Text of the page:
Tom Vilsack, the U.S. secretary of agriculture, said recently our country will need 100,000 new farmers over the next several years to maintain agriculture at its current level. Factor in the average age of existing farmers–they’re pushing 60–and a rapidly growing world population that must be fed, and it’s clear there will be many, many opportunities for young and new farmers in the years ahead.
Elsewhere, there is a deep labor pool returning to the U.S. from abroad. American military veterans, who have put their lives on the line to protect the freedoms we all enjoy, come home ready to resume civilian life and make a difference in their local communities.
As we prepare to observe Veterans Day and show our appreciation for these heroes, let’s also work to show them opportunities in agriculture. The Farmers-Veterans Coalition, based in Davis, is finding that veterans, after years spent in the rigors of military service, possess a unique skill set for the farm. The coalition believes that food production offers purpose, opportunity, and physical and psychological benefits. I couldn’t agree more.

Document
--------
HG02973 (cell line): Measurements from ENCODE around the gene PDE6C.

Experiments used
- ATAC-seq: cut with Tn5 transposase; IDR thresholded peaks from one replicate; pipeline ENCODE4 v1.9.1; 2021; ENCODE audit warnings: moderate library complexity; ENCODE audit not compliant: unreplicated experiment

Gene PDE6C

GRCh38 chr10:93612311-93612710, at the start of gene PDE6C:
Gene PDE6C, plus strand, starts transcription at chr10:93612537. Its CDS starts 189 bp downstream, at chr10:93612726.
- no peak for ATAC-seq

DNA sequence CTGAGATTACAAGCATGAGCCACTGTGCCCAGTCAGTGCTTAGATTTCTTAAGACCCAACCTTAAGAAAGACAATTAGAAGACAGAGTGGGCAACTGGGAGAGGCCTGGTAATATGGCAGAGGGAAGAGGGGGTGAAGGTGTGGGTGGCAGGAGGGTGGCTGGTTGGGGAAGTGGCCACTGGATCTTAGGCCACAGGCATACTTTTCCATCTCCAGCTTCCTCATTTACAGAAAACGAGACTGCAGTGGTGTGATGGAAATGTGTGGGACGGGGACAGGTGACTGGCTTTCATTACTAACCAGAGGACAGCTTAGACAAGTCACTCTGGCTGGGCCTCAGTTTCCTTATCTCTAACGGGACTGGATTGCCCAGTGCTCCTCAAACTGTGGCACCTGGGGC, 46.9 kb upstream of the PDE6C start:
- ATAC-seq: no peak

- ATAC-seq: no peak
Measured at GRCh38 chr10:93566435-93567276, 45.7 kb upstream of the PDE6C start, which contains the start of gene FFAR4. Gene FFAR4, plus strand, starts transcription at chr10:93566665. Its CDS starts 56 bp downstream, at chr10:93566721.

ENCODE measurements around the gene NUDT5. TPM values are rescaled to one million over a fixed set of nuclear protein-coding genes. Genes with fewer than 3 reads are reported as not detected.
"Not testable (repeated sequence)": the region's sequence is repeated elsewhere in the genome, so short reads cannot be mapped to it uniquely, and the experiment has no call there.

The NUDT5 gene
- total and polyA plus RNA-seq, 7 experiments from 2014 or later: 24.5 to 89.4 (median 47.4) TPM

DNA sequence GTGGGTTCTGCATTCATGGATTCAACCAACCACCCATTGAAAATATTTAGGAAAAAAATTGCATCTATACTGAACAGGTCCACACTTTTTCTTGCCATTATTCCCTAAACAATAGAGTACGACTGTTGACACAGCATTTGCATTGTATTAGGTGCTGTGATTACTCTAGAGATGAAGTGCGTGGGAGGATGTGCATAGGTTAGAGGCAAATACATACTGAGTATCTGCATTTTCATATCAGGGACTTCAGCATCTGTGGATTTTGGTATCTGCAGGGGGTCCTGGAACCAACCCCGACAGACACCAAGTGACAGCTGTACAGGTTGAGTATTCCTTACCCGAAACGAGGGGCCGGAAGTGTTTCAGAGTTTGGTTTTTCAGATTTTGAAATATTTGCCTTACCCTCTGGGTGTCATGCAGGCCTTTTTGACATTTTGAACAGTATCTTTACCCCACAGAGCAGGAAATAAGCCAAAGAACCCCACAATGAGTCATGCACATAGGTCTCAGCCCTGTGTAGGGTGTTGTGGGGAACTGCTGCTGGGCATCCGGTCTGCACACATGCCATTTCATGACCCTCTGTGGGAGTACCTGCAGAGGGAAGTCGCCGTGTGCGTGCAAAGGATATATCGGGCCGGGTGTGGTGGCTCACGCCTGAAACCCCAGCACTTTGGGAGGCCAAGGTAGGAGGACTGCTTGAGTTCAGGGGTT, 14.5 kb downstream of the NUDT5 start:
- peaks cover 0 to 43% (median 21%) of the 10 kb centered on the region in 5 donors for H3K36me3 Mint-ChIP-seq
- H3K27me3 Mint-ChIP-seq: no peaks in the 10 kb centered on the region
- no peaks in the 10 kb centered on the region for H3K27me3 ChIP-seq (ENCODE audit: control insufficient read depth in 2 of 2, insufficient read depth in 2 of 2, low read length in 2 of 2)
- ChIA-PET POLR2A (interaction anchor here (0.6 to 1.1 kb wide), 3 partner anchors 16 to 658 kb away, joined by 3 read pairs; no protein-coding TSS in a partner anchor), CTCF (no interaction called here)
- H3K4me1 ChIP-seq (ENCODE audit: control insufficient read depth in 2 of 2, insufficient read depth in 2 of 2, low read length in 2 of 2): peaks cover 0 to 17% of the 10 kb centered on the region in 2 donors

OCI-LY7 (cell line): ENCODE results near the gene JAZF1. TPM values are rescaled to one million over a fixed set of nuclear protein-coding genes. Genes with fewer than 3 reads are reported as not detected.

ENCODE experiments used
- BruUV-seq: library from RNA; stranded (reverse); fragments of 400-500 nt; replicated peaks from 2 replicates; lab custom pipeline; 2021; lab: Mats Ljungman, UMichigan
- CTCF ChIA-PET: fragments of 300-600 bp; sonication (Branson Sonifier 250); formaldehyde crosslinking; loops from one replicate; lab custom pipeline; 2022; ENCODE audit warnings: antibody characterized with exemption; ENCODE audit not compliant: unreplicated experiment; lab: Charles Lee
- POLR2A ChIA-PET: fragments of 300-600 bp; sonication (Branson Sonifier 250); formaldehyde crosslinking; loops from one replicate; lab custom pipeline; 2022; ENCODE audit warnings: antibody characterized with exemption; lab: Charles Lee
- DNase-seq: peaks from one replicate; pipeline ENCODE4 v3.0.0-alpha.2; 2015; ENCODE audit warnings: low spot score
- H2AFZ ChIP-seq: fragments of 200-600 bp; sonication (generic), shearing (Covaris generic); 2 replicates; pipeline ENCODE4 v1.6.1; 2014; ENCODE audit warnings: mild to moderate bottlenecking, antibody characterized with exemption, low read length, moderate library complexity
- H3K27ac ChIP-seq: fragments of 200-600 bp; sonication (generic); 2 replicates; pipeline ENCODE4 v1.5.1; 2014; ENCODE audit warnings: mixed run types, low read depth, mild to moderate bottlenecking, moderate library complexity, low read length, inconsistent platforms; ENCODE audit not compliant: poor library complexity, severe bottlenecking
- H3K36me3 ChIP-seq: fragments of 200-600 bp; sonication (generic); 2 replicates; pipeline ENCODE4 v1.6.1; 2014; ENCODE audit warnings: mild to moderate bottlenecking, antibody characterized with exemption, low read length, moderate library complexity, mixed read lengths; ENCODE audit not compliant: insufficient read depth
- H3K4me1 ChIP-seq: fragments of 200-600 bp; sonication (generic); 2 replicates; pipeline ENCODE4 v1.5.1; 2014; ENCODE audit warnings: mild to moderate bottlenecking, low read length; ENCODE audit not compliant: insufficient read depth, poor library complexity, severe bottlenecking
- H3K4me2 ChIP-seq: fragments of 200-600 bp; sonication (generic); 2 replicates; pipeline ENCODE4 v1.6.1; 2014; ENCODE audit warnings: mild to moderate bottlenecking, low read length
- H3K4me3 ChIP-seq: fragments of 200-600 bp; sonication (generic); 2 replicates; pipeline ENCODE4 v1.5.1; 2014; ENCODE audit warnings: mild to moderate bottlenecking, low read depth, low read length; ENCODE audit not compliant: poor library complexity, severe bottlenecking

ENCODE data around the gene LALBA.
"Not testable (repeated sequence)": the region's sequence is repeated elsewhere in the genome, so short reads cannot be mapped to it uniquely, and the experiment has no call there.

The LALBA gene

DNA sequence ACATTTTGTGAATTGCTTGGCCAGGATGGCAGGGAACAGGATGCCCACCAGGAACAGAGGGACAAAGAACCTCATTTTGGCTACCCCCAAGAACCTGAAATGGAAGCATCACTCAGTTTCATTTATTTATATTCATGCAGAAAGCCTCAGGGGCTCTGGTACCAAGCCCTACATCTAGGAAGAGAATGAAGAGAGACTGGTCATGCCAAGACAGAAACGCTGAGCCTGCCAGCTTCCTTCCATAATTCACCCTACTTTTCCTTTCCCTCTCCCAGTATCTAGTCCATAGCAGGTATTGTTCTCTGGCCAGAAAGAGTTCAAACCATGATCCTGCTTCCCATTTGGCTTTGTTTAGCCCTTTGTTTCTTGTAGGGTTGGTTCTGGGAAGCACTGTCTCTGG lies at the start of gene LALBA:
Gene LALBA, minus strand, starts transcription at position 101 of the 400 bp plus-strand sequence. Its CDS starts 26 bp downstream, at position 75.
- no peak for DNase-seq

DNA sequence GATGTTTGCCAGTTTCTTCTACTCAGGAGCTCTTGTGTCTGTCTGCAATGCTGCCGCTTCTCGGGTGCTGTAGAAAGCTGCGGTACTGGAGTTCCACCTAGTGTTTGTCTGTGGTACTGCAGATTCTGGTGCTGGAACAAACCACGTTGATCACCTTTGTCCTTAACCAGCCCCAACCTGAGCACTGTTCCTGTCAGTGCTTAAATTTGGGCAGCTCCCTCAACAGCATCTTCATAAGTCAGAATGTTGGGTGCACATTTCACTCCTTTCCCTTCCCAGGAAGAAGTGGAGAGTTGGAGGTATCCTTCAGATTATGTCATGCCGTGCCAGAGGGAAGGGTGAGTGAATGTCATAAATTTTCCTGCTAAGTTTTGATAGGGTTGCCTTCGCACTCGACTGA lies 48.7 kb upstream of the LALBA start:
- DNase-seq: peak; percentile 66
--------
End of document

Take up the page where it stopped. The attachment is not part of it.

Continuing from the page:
There are already success stories out there. Veterans like Colin Archipley of Escondido are now farmers. Archipley’s operation, Archi’s Acres, not only produces basil, lettuce and other vegetables for customers like Whole Foods Market, but also has created the Veterans Sustainable Agriculture Training program as a transition opportunity for veterans.
The Farmers-Veterans Coalition has a goal to assist 10,000 veterans through training, mentorship, and direct assistance – working with partners like Archi’s Acres. We wish them all the success in the world. We need their success.